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Healthline Connects

WHO says: Male circumcision should be part of HIV prevention


Researchers have known for years that circumcision significantly reduces the spread of HIV virus in men, and that uncircumcised men are 3 times more likely to contract HIV. Male circumcision is the surgical removal of the foreskin from the penis. Researchers state that removal of the foreskin makes it more difficult for the virus to penetrate the skin of the penis. The underside of the foreskin has special immunological cells which are targets for the HIV virus. Male circumcision is associated with a lower risk of male genital diseases like cancer of the penis, balanitis and phimosis.
Some studies indicate that women partners of circumcised males have a lower risk of cervical cancer.

The World Health Organization (WHO) has announced that based on studies in Kenya, Uganda and South Africa, male circumcision reduces the risk of heterosexually transmitted HIV infection in men by 60%. Surprisingly, only 30% of men worldwide are estimated to be circumcised. Health experts recommend that circumcision be offered as part of safe sex promotion practices. They want to make clear that circumcision does not provide complete protection against HIV and other diseases, and all other practices such as use of condoms should be followed.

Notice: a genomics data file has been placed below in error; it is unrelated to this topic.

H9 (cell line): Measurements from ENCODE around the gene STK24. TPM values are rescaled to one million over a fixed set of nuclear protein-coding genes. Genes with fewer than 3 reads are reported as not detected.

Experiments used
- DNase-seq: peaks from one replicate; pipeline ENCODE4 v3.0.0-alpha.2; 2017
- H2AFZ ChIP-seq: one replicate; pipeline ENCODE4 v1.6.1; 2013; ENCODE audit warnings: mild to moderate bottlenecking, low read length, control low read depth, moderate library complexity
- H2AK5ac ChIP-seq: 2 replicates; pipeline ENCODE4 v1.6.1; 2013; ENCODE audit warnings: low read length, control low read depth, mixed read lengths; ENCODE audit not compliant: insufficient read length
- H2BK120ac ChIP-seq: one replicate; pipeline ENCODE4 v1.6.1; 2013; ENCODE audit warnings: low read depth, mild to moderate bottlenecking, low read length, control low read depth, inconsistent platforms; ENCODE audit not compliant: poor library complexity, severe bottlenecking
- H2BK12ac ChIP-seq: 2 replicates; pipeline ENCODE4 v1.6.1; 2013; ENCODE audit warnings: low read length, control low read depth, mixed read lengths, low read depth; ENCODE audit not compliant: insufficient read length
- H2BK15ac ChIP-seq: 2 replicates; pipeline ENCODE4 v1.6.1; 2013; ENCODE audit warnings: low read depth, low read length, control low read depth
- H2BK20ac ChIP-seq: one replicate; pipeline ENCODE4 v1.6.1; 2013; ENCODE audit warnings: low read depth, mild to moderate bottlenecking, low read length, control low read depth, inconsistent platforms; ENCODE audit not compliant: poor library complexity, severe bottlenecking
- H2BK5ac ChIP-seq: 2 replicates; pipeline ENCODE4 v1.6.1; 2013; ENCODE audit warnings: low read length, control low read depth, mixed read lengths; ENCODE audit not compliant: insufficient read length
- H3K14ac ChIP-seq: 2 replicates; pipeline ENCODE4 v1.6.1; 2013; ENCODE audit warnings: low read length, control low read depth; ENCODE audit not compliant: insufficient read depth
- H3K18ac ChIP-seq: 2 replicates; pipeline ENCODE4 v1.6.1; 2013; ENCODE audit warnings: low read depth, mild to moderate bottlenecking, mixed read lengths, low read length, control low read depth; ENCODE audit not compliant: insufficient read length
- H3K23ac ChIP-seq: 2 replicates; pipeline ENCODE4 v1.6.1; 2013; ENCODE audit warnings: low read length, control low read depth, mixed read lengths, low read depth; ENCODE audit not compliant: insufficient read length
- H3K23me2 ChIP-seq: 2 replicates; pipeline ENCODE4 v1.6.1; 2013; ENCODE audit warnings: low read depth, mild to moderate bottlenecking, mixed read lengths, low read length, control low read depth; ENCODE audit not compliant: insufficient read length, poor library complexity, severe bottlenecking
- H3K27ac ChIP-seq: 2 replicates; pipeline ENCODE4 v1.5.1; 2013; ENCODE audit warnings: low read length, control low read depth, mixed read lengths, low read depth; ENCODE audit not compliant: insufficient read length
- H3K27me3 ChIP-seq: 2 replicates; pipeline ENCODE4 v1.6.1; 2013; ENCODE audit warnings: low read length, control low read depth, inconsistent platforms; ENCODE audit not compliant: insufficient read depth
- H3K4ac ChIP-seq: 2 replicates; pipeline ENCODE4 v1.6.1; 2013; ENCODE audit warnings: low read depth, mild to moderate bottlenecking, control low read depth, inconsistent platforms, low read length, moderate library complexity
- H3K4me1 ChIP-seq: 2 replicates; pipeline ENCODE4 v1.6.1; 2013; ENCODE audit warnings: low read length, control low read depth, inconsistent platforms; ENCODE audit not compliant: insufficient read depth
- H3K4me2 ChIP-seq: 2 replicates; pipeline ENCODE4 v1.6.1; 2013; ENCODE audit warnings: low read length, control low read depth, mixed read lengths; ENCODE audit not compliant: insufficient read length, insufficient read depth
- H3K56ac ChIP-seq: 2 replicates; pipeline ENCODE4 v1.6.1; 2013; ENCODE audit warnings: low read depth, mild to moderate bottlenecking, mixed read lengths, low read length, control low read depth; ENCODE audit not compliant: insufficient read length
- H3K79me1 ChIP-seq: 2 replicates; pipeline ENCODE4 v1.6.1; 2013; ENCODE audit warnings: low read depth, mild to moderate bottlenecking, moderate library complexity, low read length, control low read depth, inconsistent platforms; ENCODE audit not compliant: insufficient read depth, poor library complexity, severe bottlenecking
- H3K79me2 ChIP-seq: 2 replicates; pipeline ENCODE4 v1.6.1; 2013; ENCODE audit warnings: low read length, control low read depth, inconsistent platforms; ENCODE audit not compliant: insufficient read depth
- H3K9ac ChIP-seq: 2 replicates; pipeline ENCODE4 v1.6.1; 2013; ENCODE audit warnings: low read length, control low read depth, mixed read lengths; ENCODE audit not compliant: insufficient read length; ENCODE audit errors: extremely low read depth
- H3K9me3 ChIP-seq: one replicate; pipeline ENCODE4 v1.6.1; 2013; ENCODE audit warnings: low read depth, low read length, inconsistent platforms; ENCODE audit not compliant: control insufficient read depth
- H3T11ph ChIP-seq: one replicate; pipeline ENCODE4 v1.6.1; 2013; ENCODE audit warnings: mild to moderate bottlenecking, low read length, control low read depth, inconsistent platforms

HIV/AIDS is the most serious health problem in much of Africa, including Uganda. Ugandan experts cite the tragic situation they face in losing a generation to whom the elderly would traditionally impart their wisdom. Circumcision rituals are an integral part of this wisdom. In many African cultures, the circumcision ritual takes place during puberty and marks the child's acceptance into the tribe as an adult. Boys are often circumcised in a group. During the period of recuperation after the ceremony, the newly circumcised are taught tribal history and traditions. Health care workers are calling for male circumcision services to be delivered in a manner that is culturally sensitive and adhere to medical ethics and human rights standards of informed consent, confidentiality and absence of coercion.

Getting the word out to populations who may not have access to this information will be the responsibility of every clinician. Make sure to talk to the sexually active males in your practice today. Find out if they are circumcised. Educate them and their partners about the health advantages of circumcision. Refer them for circumcision services and help stem the tide of HIV transmission.

Thank you JaxinCPT for use of your photo Makishi dancers wiping away footprints.
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The Healthline Editorial team writes about the latest health news, policy, and research.

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